Song XXXIV., pp.282-283.

[Tea-Table Miscellany Contents]

I’LL range around the shady bowers, 

And gather all the sweetest flowers; 

I’ll strip the garden and the grove, 

To make a garland for my love. 


When in the sultry heat of day, 

My thirsty nymph does panting lay, 

I’ll hasten to the fountains brink, 

And drain the stream that she may drink. 


At night, when she shall weary prove, 

A grassy bed I’ll make my love, 

And with green boughs I’ll form a shade,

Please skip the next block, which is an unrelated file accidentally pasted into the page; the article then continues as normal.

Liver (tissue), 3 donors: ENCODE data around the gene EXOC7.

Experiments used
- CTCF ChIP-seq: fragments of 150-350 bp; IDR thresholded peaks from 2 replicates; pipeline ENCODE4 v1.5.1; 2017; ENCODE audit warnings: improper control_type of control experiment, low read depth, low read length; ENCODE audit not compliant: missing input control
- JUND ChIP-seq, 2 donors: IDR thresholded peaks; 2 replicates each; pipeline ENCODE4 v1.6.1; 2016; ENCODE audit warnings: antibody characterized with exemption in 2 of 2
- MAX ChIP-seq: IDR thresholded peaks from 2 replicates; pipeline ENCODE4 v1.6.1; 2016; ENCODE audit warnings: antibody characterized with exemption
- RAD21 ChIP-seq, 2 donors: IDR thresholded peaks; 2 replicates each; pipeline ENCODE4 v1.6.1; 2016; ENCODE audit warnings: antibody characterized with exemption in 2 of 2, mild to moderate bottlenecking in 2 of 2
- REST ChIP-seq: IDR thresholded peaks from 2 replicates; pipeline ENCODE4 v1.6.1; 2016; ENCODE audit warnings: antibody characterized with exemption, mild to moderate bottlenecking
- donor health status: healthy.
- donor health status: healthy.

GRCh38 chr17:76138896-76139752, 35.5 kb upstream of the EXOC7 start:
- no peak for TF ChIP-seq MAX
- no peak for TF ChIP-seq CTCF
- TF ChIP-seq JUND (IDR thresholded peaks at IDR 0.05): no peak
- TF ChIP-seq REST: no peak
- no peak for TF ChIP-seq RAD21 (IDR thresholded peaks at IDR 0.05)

That nothing may her rest invade. 


And whilst dissolv’d in sleep she lyes, 

Myself shall never close these eyes; 

But gazing still with fond delight, 

I’ll watch my charmer all the night. 


And then, as soon as chearful day 

Dispells the gloomy shades away, 

Forth to the forest I’ll repair, 

And find provision for my fair. 


Thus will I spend the day and night, 

Still mixing pleasure with delight; 

Regarding nothing I endure, 

So I can ease for her procure. 


But if the maid whom thus I love, 

Shou’d e’er unkind and faithless prove, 

I’ll seek some dismal distant shore, 

And never think of woman more. 

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